Botulinum A toxin is injected into spastic muscles to release tension in the feet, upper limbs, pelvis, and back, which assists in more functional walking and sitting (Koman, Paterson, & Balkrishnan, 2003). It has also been found to be effective in reducing back pain and muscle spasms in adults with cerebral palsy (Bergfeldt, Borg, Kullander, & Julin, 2006; Gallien, Nicolas, Petrilli, Kerdoncuff, Lassalles, Le Tallec, & Durufle, 2004). Although botulinum A toxin acts to paralyze muscles, the effect is not permanent. Pain at the injection site is a negative outcome of this therapy (Roscigno, 2002). In addition, botulinum A toxin may complicate other procedures, such as casting to correct certain deformities associated with cerebral palsy (Kay, Rethlefsen, Fern- Buneo, Wren, & Skaggs, 2004). Botulinum A toxin is not recommended for persons with excessive spasticity, are allergic to this medication, whose contracted muscles are fixed in deformity (immobile), or who take other medications for neuromuscular function (Koman, Paterson, & Balkrishnan, 2003). It is important to understand that botulinum A toxin provides symptom relief but is not a permanent solution to muscle spasticity and its effects.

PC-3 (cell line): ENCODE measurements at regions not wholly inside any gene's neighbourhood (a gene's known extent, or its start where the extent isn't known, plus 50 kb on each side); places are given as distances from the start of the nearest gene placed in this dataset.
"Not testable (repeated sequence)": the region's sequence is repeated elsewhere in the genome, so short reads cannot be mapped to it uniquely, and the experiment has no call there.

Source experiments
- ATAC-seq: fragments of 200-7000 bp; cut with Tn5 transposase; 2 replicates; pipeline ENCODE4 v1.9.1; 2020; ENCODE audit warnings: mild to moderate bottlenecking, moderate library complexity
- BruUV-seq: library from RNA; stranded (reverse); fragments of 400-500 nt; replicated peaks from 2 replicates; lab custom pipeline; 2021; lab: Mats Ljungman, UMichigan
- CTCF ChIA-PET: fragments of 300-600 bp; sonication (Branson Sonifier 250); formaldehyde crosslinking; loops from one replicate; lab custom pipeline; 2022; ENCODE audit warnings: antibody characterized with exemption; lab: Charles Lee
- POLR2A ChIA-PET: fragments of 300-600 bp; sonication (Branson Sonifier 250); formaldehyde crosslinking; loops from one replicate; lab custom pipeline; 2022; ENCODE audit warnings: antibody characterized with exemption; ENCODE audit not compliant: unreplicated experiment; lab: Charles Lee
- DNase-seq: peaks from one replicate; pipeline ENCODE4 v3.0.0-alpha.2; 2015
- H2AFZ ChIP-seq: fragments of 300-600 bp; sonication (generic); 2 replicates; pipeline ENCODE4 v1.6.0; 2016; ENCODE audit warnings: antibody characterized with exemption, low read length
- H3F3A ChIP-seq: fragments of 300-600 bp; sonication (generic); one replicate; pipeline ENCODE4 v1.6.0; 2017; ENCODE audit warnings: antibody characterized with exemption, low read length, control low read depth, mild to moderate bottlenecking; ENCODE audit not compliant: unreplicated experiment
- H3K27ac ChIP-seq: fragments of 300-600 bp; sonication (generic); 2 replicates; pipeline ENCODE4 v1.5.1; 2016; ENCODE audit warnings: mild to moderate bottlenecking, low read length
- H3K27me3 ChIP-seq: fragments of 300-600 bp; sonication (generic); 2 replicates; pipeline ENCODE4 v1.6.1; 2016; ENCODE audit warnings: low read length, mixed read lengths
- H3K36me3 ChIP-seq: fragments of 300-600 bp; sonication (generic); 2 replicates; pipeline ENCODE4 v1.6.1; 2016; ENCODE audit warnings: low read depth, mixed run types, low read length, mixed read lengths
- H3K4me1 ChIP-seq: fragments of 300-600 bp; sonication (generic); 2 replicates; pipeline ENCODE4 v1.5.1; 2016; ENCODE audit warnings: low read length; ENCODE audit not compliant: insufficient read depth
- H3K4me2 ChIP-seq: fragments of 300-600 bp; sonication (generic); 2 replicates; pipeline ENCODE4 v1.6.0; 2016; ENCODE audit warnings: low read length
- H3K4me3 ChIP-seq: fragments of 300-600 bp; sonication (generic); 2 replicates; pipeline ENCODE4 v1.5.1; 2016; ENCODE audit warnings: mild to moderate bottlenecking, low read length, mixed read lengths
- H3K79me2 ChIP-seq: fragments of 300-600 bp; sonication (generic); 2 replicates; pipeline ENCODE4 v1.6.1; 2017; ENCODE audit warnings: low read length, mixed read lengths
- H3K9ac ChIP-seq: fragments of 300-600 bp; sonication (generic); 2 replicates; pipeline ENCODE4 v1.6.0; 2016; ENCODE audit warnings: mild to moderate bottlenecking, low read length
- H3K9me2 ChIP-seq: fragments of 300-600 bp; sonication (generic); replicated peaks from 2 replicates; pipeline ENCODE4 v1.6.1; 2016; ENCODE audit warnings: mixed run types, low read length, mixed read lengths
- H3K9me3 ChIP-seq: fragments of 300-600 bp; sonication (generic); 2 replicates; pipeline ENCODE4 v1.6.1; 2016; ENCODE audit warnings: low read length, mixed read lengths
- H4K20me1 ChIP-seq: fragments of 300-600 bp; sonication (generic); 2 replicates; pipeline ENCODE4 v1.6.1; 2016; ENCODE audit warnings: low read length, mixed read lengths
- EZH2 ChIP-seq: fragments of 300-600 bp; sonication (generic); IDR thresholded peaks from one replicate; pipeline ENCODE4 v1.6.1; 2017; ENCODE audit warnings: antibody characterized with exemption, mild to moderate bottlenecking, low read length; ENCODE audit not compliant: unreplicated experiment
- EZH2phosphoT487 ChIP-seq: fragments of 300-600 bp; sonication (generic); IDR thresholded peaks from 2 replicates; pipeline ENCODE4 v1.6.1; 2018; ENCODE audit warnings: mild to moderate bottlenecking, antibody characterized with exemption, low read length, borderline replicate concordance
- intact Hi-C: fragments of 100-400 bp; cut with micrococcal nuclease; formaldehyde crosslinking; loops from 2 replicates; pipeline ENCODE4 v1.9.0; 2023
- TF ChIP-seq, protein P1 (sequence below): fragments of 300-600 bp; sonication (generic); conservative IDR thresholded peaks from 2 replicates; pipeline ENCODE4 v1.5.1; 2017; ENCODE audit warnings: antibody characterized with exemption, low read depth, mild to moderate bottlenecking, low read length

Baclofen acts to inhibit spinal reflexes, and is administered orally or via a pump that is worn externally or inserted under the skin. Oral baclofen can cause drowsiness and is there fore more efficiently delivered from the pump through a catheter to the cerebral spinal fluid in the lower back (intrathecal space). The pump regulates the amount of baclofen needed to reduce spasticity and also bypasses the need for repeated injections (Best & Bigge, 2005). Baclofen has been successful in reducing spasticity in the legs and also improving intelligible speech (Awaad, Tayem, Munoz, Ham, Michon, & Awaad, 2003; Leary, Gilpin, Lockley, Rodriguez, Jarrett, & Stevenson, 2006). Caregivers have been enthusiastic about the decrease in spasticity and resulting reduction of physical caregiving effort afforded by this medication (Gooch, Oberg, Grams, Ward, & Walker, 2004). In addition, intrathecal baclofen has been successful in reducing spasticity in older individuals who have quadriplegic limb involvement and are not good candidates for other procedures (Von Koch, Park, Steinbok, Smyth, & Peacock, 2001). However, patient, family, and teacher education is critical in detecting complications of this procedure, including disconnection of the catheter that carries the baclofen from the pump to the injection site and mechanical problems with the pump (Gooch, Oberg, Grams, Ward, & Walker, 2003). Although it is reversible, implantation of the pump is a surgical procedure and requires visit to refill and adjust the pump.

Surgical Treatments